My seatmate will suddenly tap me firmly on the shoulder: “Good morning, Captain…” Pause. “Do you fly this bird?”
Me, rubbing my eyes and wiping off the drool: “Uh, yeah, uh, I fly this one, alright. I’m sorry it’s so small, I know the gate agent was rude, I wish the overhead bins could accommodate your Jet Ski, but…”
My new friend: “No, no, sir, I love the regional jets. I just thought I should tell you that the left wing is leaking fuel really badly.”
Me, now wide awake: “Uh, what?”
Him: “Yeah, it’s either that or the flap actuator has ruptured. It’s losing hydraulic fluid at a rapid rate. It could be a brake line, though. The Flight Attendant said it was de-icing fluid but, you know, as a fellow pilot, I felt I should report it directly to you.”
Me, very concerned at this point, and running through my systems mentally as I try to peer out through the de-icing-fluid-obscured window. The terms leaking, ruptured and rapid rate are sure to focus the mind: “Uh, well, the flaps are electric, so, it’s probably not that. Where is, uh, where is the leak exactly?”
He points at the trailing edge of the wing, where great green globs of Type 4 de-icing fluid are dribbling from the flap guides.
Me, breathing a sigh of relief and settling back into my seat: “I’m glad you brought that to my attention, sir, but I think it’s gonna be okay. I really think that might be de-icing fluid.”
Him, unsatisfied: “I don’t know. It looks like jet fuel to me. I think I better talk to the real captain.” He pushes his flight attendant call button.
One might imagine that being seated next to a fellow pilot would be a relief. Pilots love to talk about flying, after all—just ask an airline pilot’s spouse. Inevitably, though, these are the guys who end up embarrassing me.
“Good morning, Captain, sorry to wake you, but I had a couple of questions, and you were, you know, snoring pretty loudly.”
Me: “Well, sure, sorry about that. Fire away.”
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The enthusiast, in rapid fire succession: “What do you think of the aspect ratio on the wing on the new Cirrus Jet? Could you explain Bernoulli’s Principle to me? Do you know exactly what Mach speed Chuck Yeager reached in Glamorous Glennis? If a Canadair Regional jet leaves Montreal for Chicago at 12:15 Eastern Time and a Boeing 737-800 leaves Chicago for Montreal at 13:20 Central Time…”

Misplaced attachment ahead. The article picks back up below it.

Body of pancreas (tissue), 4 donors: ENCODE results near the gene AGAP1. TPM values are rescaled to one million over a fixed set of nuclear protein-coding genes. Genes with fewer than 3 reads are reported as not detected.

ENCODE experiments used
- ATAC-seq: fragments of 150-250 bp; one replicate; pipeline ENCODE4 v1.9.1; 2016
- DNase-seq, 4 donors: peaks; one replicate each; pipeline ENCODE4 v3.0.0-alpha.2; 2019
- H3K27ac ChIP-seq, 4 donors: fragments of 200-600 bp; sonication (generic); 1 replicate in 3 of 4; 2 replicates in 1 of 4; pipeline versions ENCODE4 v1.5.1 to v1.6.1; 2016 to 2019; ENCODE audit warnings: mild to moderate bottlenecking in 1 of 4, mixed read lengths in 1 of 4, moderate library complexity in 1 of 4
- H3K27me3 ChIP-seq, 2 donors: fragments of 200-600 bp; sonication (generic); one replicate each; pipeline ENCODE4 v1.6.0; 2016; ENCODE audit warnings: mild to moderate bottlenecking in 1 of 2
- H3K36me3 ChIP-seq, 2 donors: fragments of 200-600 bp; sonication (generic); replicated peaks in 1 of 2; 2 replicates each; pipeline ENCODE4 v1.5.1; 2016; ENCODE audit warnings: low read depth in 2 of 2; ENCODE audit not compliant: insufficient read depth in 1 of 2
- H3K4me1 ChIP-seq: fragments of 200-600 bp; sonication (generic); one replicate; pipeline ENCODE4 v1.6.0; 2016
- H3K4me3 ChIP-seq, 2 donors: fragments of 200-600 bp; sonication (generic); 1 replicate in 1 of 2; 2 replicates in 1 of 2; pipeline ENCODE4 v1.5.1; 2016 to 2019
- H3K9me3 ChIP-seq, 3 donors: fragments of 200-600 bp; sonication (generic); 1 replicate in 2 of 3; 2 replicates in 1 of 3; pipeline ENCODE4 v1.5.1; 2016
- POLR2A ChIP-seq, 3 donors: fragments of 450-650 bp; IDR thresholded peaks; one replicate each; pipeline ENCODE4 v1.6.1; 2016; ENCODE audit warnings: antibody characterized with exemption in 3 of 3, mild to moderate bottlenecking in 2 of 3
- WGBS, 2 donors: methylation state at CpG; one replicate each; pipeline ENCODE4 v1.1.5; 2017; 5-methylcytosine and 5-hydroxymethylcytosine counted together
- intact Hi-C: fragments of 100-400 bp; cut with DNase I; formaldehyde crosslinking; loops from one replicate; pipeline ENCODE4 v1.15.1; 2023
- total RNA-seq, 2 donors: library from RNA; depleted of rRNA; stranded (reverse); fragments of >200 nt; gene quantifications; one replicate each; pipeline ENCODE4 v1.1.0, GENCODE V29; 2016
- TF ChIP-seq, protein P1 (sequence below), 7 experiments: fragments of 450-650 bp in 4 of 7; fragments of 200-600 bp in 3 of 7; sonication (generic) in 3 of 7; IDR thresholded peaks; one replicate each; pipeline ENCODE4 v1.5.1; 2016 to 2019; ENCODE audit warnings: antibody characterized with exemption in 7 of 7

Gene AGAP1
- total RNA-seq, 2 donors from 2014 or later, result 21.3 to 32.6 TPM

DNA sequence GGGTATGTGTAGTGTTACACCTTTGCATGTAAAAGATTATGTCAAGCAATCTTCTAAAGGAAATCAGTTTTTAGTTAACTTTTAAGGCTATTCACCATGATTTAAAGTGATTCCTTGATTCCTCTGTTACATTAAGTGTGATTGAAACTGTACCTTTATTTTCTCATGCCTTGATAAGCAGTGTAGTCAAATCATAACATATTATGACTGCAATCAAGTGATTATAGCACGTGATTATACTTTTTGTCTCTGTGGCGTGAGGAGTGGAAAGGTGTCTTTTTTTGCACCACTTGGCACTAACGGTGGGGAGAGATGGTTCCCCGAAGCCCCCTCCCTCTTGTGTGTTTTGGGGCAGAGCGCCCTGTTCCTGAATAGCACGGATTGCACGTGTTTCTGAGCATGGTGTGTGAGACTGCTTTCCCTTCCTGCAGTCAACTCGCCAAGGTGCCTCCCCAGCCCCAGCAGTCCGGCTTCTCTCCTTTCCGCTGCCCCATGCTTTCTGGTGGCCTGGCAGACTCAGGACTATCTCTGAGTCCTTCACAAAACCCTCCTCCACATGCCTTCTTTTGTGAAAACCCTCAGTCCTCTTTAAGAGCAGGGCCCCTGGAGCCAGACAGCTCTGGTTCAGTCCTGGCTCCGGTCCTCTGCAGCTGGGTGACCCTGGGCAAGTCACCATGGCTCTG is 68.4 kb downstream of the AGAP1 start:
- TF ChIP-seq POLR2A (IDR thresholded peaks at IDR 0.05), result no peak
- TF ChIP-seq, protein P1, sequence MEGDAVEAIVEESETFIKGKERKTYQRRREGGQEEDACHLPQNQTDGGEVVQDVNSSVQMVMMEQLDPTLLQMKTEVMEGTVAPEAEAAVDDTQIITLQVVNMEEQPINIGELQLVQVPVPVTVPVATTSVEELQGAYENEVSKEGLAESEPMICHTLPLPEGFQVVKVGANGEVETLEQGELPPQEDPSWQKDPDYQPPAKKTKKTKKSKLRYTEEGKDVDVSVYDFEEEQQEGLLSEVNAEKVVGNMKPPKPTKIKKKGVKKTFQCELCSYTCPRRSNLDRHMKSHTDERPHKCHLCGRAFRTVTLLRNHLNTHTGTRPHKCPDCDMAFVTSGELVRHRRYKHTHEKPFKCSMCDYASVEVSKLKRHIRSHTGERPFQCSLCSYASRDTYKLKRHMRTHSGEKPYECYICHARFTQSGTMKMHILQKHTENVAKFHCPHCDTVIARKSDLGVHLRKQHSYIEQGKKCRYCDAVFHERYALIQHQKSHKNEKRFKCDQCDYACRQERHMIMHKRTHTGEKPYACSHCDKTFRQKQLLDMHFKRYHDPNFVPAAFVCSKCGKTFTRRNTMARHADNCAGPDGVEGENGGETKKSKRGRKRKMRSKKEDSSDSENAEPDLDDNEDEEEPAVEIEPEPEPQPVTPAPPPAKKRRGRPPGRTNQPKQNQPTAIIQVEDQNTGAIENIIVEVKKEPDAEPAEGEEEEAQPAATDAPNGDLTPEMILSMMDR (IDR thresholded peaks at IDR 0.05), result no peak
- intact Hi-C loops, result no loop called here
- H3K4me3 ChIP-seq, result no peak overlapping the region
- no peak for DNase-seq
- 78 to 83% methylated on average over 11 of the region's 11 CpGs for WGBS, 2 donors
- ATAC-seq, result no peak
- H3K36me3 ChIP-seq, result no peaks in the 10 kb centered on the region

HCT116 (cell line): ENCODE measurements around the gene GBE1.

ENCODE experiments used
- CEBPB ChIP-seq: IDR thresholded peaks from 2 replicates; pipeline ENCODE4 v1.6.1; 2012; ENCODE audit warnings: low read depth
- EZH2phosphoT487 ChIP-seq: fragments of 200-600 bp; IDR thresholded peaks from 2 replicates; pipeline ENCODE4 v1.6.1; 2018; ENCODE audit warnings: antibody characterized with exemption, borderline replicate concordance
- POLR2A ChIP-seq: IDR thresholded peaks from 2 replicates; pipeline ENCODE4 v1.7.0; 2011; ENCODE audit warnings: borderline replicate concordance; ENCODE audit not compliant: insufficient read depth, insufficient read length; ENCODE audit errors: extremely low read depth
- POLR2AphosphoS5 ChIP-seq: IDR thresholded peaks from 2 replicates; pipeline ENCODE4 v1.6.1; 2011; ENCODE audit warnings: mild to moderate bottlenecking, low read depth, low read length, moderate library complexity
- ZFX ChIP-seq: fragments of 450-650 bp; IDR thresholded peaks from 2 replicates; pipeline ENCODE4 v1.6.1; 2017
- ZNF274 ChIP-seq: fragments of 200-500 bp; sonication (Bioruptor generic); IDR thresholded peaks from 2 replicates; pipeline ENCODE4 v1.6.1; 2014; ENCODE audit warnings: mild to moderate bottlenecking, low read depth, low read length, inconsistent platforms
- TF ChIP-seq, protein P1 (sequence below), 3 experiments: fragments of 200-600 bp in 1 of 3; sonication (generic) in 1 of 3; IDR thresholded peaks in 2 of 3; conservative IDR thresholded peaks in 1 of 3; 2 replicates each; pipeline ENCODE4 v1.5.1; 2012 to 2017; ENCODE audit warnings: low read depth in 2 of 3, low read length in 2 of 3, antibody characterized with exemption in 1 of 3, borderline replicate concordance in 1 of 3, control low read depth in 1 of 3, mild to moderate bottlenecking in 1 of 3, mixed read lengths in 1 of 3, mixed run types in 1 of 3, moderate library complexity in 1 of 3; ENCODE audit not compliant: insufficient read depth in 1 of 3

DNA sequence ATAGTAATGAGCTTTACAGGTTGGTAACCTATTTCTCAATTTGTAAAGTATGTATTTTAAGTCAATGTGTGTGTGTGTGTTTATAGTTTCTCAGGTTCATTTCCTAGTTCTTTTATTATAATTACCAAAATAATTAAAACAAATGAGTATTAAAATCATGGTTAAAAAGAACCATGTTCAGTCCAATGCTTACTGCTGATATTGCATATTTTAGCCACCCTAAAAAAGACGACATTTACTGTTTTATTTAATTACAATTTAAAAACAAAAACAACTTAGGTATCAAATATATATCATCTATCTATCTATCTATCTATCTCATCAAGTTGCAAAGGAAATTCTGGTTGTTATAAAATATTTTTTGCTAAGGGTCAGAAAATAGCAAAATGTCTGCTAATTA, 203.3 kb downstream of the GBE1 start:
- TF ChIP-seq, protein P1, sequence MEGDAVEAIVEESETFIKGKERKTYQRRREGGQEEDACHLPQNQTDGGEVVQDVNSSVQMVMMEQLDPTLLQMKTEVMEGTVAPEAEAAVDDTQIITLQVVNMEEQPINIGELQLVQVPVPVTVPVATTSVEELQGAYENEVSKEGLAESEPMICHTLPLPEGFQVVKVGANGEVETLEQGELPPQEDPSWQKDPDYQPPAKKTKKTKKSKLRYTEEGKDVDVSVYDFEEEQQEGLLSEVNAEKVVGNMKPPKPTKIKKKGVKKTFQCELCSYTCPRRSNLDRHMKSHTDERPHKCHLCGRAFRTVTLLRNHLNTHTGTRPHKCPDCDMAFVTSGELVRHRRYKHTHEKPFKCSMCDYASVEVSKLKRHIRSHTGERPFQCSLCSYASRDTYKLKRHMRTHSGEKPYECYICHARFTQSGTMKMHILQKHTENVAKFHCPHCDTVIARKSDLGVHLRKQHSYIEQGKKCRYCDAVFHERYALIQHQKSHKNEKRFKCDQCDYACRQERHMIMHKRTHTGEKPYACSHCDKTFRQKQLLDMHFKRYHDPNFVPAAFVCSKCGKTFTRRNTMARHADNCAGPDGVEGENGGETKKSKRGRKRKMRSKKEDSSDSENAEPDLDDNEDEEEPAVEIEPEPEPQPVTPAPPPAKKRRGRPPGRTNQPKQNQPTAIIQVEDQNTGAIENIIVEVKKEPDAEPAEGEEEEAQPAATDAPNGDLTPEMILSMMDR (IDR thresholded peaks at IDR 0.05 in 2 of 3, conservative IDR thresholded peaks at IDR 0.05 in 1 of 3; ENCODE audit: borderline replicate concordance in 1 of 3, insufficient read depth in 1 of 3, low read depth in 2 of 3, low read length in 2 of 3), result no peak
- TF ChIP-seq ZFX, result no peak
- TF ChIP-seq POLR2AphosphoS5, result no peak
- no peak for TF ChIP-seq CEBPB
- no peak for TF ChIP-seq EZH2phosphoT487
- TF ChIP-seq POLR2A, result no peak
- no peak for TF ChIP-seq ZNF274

Me, totally befuddled: “Huuuuh?”
At least fellow pilots don’t tend to ridicule the flight deck crew’s technique. On a deadhead from Denver to Tulsa, our pilot executed an absolutely textbook crosswind landing with a 25-knot component. It was smooth, it was on centerline, and it was in the touchdown zone. As we taxied onto the high speed, the businessman across the aisle leaned over to me and said, confidentially, “Well that landing was terrible. He landed on one wheel before all of the others.” I nodded and smiled. The customer is always right.
In the end, my favorite passengers, by far, are the kids. They’re not jaded like their parents. Their expectations aren’t inflated. They don’t remember the “golden age” of aviation when meals were served on fine china with metal cutlery. They are, bless them, just happy to be on an airplane, get a bag of pretzels and press their little noses against the window.
Their questions are reasonable, and my drowsy answers aren’t likely to be contradicted.
“Hey, Mr. Pilot. How fast are we going?”
There’s no need to strain my feeble brain cells with some convoluted discussion of Mach speed, indicated versus calibrated, headwinds and tailwinds.
The answer is: “Five hundred miles per hour!” It always impresses and always satisfies.
“How high up are we, sir?”
“Seven miles high, son.” No elaboration needed.
His admiration is immediate, sincere and enthusiastic.
“This plane is AMAZING!…And you get to fly it?”
I choke up just a little. My chest swells with the kind of pride regional jet pilots are unaccustomed to. I give him a smile and a pat on the head. For just a moment, I remember again why I always wanted to fly passengers instead of cargo. With quiet joy, I think to myself, “Wow! Five hundred mph—that is pretty amazing!”